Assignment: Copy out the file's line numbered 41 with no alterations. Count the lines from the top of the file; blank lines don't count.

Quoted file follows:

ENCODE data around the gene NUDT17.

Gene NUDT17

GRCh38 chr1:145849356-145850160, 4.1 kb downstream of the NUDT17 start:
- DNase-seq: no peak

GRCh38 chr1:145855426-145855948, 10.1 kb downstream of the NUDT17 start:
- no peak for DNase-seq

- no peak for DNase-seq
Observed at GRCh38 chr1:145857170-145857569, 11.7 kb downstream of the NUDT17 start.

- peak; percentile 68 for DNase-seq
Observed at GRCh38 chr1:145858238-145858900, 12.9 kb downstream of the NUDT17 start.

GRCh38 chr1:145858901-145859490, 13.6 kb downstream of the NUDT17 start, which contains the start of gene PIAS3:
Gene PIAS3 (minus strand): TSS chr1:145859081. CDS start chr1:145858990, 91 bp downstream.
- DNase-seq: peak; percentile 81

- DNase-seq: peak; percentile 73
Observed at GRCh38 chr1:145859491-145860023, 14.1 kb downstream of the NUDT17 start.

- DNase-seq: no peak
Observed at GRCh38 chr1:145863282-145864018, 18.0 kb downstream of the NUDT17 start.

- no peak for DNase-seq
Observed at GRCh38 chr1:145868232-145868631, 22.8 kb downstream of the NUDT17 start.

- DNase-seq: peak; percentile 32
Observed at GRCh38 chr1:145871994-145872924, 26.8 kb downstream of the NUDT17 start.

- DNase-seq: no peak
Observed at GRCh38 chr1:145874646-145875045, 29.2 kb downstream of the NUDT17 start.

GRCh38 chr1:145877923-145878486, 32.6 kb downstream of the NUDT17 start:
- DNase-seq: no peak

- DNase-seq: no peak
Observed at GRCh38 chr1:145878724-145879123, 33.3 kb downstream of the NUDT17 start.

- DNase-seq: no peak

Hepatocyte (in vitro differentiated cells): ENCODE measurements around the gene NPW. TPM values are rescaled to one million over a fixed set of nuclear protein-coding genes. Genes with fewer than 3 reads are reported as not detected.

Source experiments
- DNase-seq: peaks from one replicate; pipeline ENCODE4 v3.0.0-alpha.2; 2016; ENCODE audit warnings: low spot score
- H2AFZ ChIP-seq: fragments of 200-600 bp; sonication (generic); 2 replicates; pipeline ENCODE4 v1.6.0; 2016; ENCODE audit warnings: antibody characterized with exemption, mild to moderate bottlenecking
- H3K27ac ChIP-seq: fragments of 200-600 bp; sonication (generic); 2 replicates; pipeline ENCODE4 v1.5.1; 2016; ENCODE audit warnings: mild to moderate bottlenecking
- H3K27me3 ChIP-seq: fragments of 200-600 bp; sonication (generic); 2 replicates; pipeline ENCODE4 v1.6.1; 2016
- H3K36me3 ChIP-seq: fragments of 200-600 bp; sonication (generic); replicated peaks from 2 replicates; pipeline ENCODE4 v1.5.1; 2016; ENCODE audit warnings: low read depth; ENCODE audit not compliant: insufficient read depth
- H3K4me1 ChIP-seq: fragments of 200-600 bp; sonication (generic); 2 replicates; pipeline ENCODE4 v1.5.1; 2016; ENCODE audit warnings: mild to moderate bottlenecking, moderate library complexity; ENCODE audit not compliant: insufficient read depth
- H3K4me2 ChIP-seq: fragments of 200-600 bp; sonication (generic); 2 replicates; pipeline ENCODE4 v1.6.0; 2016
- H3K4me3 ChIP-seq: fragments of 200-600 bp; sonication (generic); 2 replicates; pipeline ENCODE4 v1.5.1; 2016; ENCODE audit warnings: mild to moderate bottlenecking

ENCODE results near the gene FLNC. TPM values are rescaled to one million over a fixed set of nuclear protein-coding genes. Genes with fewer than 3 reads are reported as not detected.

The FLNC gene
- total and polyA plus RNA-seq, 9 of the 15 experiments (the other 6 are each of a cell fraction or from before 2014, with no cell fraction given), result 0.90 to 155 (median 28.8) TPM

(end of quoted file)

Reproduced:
- total and polyA plus RNA-seq, 9 of the 15 experiments (the other 6 are each of a cell fraction or from before 2014, with no cell fraction given), result 0.90 to 155 (median 28.8) TPM